tim.peters at gmail.com
Sat Oct 22 18:13:53 CEST 2005
>> int('102002022201221111211', 3) = 0
I should have added that all those examples simply used 2**32 as
input, expressed as a string in the input base. They're not the only
failing cases; e.g., this is also obviously wrong:
>>> int('102002022201221111212', 3)
>> The challenge (should you decide to accept it <wink>) is to replace
>> the overflow-checking with something both correct _and_ much faster
>> than doing n integer divisions for an n-character input. For example,
>> 36**6 < 2**32-1, so whenever the input has no more than 6 digits
>> overflow is impossible regardless of base and regardless of platform.
>> That's simple and exploitable. For extra credit, make int(string) go
>> faster than preparing your taxes ;-)
> So, you're suggesting dividing the input up into known non-overflowing
> chunks and using the normal Python operations to combine those chunks,
> relying on them overflowing to longs as needed?
Possibly. I want int(str), for the comparatively short decimal
strings most apps convert most of the time, to be much faster too.
The _simplest_ thing one could do with the observation is add a
number-of-digits counter to PyOS_strtoul's loop, skip the overflow
check entirely for the first six digits converted, and for every digit
(if any) after the sixth do "obviously correct" overflow checking.
That would save min(len(s), 6) integer divisions per call, and would
probably be a real speed win for most apps that do a lot of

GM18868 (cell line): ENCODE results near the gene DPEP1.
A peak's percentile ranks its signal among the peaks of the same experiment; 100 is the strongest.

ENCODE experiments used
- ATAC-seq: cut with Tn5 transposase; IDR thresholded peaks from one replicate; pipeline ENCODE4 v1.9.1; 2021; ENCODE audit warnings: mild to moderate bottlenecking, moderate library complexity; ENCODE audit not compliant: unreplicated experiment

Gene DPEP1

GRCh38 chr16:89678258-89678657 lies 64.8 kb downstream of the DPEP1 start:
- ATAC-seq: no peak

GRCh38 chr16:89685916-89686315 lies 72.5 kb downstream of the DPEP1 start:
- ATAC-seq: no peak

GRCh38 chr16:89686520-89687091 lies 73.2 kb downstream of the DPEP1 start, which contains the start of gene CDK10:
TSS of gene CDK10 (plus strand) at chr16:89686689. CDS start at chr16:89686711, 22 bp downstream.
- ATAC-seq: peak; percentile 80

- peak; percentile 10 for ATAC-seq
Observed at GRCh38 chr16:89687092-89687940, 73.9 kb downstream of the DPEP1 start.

int(string). Slightly more ambitious would be to use a different
constant per base; e.g., for base 10 overflow is impossible if there
are no more than 9 digits, and exploiting that would buy that
int(decimal_str) would almost never need to do an integer division in
The strategy you suggest could, if implemented carefully, speed all
int(string) and long(string) operations, except for long(string, base)
where base is a power of 2 (the latter case is highly optimized
already, in longobject.c's long_from_binary_base).
Speeding long(string) for non-power-of-2 bases is tricky. It benefits
already from the internal muladd1() routine, which does the "multiply
by the base and add in the next digit" step in one gulp, mutating the
C representation of a long directly. That's a very efficient loop in
part because it _knows_ the base fits in a single "Python long digit".
Combining larger chunks _could_ be faster, but the multiplication
problem gets harder if base**chunk_size exceeds a single Python long
So there are a world of possible complications here. I'd be delighted
to see "just" correct overflow checking plus a major speed boost for
int(decimal_string) where the result does fit in a 32-bit unsigned int
(which I'm sure accounts for the vast bulk of dynamic real-life
> All of the examples you posted should have returned longs anyway, right?
On a 32-bit box, yes. Regardless of box, all of the original examples
should return 2**32. The one at the top of this message should return
> I guess the change to automatically overflowing to longs has led to
> some code that shows its history more than one would like.
Well, these particular cases were always broken -- they always
returned 0. The difference is that in modern Pythons they should
return the right answer, while in older Pythons they should have
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